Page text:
Yellow fever. Live attenuated yellow fever vaccine is not known to cause developmental malformations. It is only administered to pregnant women if travel to an endemic area where she is going to be at risk of exposure to yellow fever is unavoidable.

Typhoid fever. Neither the live attenuated Ty21a nor the Vi polysaccharide typhoid fever vaccines have been tested in pregnant or breastfeeding women. Some experts might consider the polysaccharide vaccine for pregnant or lactating women if travel to an endemic area is unavoidable and she is likely to be at risk of exposure to Salmonella typhi (the cause of typhoid fever).

Vaccines for some pregnant women

The following vaccines should be considered for pregnant women who are at risk for acquiring or being exposed to these diseases. Because spontaneous abortion occurs more commonly in the first trimester of pregnancy, some obstetricians prefer to avoid administering vaccines during this time, if possible, to avoid any temporal associations that might occur. Specific recommendations for travel by pregnant women (and others) can be obtained at

Hepatitis B virus. Hepatitis B (HBV) infection during pregnancy can result in severe disease for both the mother, the fetus, and ultimately for the neonate. Immunization is recommended universally in the United States for everyone under the age of 18 years and those older than that who have increased risk of exposure. Pregnancy is not a contraindication for HBV immunization and vaccine should be given to persons with occupational or lifestyle risks, special patients risk groups (such as those undergoing hemodialysis), those who have another sexually transmitted disease, household and sexual contacts of HBV carriers, prison inmates, and for international travelers to endemic areas. All pregnant women should have early prenatal screening for immunity and, if susceptible and if they have a risk factor, should be immunized.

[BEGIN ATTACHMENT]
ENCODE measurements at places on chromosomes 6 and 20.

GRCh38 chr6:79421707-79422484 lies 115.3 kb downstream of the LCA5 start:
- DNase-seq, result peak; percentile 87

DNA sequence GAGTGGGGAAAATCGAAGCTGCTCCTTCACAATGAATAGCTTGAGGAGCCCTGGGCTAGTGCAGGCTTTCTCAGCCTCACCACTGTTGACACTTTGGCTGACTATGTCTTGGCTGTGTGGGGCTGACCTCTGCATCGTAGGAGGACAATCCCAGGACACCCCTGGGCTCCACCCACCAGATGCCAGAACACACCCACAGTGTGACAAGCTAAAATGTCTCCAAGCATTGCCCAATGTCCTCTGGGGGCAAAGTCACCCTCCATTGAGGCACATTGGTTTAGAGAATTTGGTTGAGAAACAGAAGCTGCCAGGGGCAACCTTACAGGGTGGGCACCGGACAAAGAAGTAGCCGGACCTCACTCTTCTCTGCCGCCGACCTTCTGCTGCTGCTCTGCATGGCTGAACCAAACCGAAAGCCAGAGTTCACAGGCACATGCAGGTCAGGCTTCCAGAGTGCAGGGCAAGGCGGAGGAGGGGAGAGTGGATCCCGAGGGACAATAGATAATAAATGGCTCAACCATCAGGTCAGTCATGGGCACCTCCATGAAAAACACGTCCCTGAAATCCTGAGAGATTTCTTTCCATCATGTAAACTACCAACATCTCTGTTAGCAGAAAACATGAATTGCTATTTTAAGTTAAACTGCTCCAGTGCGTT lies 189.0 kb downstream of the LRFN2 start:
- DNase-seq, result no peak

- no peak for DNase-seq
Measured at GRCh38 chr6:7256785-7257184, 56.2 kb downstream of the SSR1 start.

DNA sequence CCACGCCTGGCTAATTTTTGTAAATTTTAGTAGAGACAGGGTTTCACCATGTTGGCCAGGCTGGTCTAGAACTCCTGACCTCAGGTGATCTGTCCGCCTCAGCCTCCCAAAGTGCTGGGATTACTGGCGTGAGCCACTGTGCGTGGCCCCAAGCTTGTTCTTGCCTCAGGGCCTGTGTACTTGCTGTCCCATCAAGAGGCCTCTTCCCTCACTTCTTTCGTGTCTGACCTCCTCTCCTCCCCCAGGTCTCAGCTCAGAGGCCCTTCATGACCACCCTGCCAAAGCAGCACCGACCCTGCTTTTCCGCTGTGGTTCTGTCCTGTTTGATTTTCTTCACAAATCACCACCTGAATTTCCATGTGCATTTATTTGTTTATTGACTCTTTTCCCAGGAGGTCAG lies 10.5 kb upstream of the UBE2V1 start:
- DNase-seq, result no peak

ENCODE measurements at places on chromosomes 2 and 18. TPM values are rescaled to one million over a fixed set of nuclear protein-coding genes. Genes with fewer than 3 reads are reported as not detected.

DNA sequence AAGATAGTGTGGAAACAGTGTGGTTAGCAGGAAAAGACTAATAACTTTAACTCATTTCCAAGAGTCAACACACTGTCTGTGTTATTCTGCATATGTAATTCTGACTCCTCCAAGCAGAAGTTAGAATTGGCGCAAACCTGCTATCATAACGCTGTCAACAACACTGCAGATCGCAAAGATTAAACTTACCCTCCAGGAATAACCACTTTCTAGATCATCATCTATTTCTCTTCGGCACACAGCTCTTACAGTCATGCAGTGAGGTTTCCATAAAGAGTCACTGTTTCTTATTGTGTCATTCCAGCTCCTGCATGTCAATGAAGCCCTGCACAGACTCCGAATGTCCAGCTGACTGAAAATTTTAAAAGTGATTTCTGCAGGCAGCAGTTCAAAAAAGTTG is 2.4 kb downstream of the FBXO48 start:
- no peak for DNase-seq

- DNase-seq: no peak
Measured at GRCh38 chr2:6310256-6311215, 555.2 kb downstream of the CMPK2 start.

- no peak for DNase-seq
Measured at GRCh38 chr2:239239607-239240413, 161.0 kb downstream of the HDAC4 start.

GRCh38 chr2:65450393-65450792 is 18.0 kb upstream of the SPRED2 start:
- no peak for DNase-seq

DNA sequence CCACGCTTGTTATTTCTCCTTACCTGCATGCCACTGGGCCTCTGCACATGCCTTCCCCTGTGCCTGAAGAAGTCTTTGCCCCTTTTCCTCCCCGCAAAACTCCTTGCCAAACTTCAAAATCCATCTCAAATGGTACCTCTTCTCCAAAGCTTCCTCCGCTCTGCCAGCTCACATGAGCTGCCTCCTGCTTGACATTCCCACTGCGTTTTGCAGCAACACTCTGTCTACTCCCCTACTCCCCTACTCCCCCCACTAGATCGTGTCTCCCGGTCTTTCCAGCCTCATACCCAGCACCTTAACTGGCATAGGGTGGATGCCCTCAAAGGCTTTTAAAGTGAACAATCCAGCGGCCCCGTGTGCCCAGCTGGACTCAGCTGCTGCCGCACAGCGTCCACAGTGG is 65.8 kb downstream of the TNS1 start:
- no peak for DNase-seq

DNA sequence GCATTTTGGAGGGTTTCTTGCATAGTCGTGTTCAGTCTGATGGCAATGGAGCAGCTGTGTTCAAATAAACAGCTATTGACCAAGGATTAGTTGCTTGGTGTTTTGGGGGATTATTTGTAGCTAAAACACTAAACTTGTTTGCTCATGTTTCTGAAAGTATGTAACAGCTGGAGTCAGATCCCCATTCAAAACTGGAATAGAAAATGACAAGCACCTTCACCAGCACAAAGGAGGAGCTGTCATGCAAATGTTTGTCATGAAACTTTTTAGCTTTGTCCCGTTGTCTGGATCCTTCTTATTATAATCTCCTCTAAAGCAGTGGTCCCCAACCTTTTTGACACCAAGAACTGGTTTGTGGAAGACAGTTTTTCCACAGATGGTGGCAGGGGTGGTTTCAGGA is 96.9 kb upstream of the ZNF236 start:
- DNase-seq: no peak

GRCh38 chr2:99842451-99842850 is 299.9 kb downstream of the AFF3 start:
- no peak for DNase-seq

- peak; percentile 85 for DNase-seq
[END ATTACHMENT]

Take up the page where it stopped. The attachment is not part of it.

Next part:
All pregnant women should be screened for active hepatitis B virus infection because most women who are infected do not know it and, if they have hepatitis B infection, the newborn infant will need to receive a birth dose of hepatitis B vaccine and hepatitis B immune globulin—giving both within hours of birth reduces the likelihood that the child will become infected with hepatitis B virus and, if infected, reduces the chances that the baby will be chronically infected.

Pneumococcal infection. Pneumococcal polysaccharide vaccine (PPV23) is indicated for specific medical conditions (such as asplenia [absence of the spleen], metabolic, renal, cardiac, and pulmonary diseases, and immunosuppression). Pregnant women with those conditions should also receive the vaccine, preferably prior to pregnancy—but it can be given to a pregnant woman if she has not previously been immunized.

Rabies exposure. The risk of rabies far exceeds the theoretical risk from the vaccine if the expectant mother has been exposed to the disease.